Total Quality Management

Total Quality Management or TQM is a philosophy that focuses on constant quality improvement whether of processes or products in organization. Have you seen companies that constantly innovate and find various ways to become more productive, efficient and effective? And have you compared those companies with those producing the same product for decades without changing or improving anything? In a constantly changing business environment, with competition coming from left, right, and center, companies that choose to innovate and improve quality of the products and services succeed.

TQM is a system that involves the integration of the organizational environment, continuous improvement, and employee participation.

The model of TQM begun in the USA, but thrived in Japan after the Second World War. Japan applied it in the manufacturing industries. As a result Japan have earned the reputation for being a manufacturer of the most quality products. Japan also has successfully implemented this concept in the public service sector. Thus their citizens are getting quality service from the government.

TQM creates a positive environment in the organization where the whole organization, from top to bottom becomes concerned for ensuring the quality of services and products. TQM can be implemented at any type of organization from kindergarten to government organizations. TQM is a unique approach based on the environment and the culture of the organization.

Organizational culture is a set of values and beliefs shared by members of the organization. (Brown, 1994) Among the effective keys for success are organizational designs that permit continuous improvements in their business processes. A company applying TQM and implementing continuous improvement demonstrates the basic central principle of total customer satisfaction. TQM integrates quality in all departments throughout the organization.

How to implement TQM?

Learning strategies needed for successful change, include educational programs for employees and specialized training. (Baldwin, 1997). In today’s contemporary business environment it is vital for organizations to integrate the complexities of a learning organization philosophy. It has proved effective at manufacturing plans of Ford and Harley Davidson.

The old way is the best way is the opposite philosophy to TQM, continuous improvement and innovation are considered to be the life-blood of many companies and people in them. The organization that stands still will not survive in todays economy.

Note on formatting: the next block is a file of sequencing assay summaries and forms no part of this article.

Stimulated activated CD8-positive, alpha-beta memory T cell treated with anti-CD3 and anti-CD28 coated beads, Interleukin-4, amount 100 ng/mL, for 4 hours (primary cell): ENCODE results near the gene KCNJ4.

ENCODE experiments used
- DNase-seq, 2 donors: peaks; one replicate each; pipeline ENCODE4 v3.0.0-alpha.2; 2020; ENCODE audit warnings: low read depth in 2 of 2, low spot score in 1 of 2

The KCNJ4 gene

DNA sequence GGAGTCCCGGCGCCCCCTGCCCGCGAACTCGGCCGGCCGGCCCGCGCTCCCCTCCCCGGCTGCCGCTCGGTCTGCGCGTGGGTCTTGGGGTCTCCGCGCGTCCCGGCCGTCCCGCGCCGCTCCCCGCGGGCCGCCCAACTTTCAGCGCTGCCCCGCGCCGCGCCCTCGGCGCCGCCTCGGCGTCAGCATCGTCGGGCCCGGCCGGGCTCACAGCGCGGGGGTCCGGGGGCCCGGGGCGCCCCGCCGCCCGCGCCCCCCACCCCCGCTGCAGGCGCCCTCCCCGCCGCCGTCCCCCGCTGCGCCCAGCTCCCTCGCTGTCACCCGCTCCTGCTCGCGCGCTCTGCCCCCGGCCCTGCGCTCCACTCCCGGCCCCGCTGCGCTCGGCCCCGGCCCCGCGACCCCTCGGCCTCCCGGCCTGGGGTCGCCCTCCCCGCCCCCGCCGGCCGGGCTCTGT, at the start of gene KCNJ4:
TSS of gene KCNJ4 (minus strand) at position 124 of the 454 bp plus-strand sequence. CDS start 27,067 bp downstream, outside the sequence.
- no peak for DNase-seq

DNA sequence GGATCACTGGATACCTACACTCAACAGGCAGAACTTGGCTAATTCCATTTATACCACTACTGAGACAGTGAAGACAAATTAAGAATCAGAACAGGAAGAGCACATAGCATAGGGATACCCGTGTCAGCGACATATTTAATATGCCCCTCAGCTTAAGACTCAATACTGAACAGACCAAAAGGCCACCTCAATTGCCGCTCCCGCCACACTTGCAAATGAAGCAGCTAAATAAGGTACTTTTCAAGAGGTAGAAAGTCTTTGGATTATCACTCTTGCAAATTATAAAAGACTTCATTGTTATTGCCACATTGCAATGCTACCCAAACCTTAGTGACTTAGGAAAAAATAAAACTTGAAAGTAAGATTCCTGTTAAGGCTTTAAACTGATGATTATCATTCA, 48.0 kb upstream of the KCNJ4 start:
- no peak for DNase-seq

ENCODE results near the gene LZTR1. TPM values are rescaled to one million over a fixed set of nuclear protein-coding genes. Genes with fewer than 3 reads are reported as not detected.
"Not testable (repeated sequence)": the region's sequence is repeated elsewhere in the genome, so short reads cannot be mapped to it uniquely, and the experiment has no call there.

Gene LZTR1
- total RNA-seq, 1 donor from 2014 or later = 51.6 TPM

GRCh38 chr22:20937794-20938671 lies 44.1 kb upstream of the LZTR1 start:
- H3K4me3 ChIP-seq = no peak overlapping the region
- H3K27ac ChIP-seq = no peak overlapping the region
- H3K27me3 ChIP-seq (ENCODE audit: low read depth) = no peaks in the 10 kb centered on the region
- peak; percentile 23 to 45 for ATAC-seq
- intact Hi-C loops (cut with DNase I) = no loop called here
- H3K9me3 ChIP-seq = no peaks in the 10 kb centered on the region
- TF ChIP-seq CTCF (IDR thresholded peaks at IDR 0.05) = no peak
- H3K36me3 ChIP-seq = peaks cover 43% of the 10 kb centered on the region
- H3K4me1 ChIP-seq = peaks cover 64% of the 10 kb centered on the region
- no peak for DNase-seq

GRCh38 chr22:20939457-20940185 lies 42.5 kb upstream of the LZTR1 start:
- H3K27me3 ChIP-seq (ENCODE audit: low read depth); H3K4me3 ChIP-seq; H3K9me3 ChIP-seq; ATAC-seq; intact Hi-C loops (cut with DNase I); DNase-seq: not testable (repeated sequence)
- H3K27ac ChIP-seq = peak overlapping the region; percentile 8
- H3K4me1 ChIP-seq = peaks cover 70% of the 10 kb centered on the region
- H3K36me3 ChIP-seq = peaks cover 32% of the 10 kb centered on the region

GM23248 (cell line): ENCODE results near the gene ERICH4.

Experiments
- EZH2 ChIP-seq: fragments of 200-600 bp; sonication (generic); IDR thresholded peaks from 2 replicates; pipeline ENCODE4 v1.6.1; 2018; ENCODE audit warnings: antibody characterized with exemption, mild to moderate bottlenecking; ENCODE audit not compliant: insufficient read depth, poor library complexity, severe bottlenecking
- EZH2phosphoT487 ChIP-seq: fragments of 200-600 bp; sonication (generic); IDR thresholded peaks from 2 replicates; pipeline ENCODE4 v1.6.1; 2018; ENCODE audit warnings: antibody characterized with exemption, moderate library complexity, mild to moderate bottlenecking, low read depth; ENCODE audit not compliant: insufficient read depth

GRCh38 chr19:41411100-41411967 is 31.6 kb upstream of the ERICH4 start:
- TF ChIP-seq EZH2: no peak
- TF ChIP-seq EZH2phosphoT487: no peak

The implementation of TQM requires thinkers and doers work together and needs creativity, collaborative thinking, strong leadership, and the ability to get things done. (Kofman, 1993).

Baldwin, T., Danielson, C., Wiggenhorn, W.(1997). The evolution of learning strategies in organizations: from employee development to business redefinition. The Academy of Management Executive.

Brown, A., Starkey, K. (1994).The effect of organizational culture on communication and information. Journal of Management Studies. Vol. 31 No. 6.

Kofman, F., Senge, P. (1993). Communities of commitment: the heart of learning organizations. Organizational Dynamics. Vol. 22 No. 2.

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Boundaryless Orgnization

Organizations, by definition, are entities with boundaries. External boundaries separate a company from its suppliers and customers and define its geographic reach. Internal boundaries separate the departments between each other, management from employees. Such lines of differentiation have been necessary. Different departments in the organization work towards the common goal the overall success of the business.

However, companies that thrive within the new environment of global competition, rapidly changing technologies, and shifting markets are characterized by not having many boundaries. The new model of success is defined as “boundaryless” organization, a term created by Jack Welch during his term as CEO of GE. The borders, along vertical, horizontal, external, and geographic dimensions allow for an easy flow of information and ideas in all parts of the organization. The examples of boundaryless organizations would be Boing, and Apple, both of the companies try to remove hierarchy to empower employees and teams. 

In boundaryless hierarchies, employees are empowered to make decisions; therefore decisions are made by people closest to the root of the problem and who have to live with the consequences. Empowering and giving authority to employees allows to have the shortest time between decision and implementation.

The goal in a boundaryless organization is to develop greater flexibility and responsiveness to change and to enable the free exchange of information and ideas. It is made up of selfmanaging and crossfunctional teams that are organized around core business processes. The teams include employees from different functional areas as well as customers and suppliers.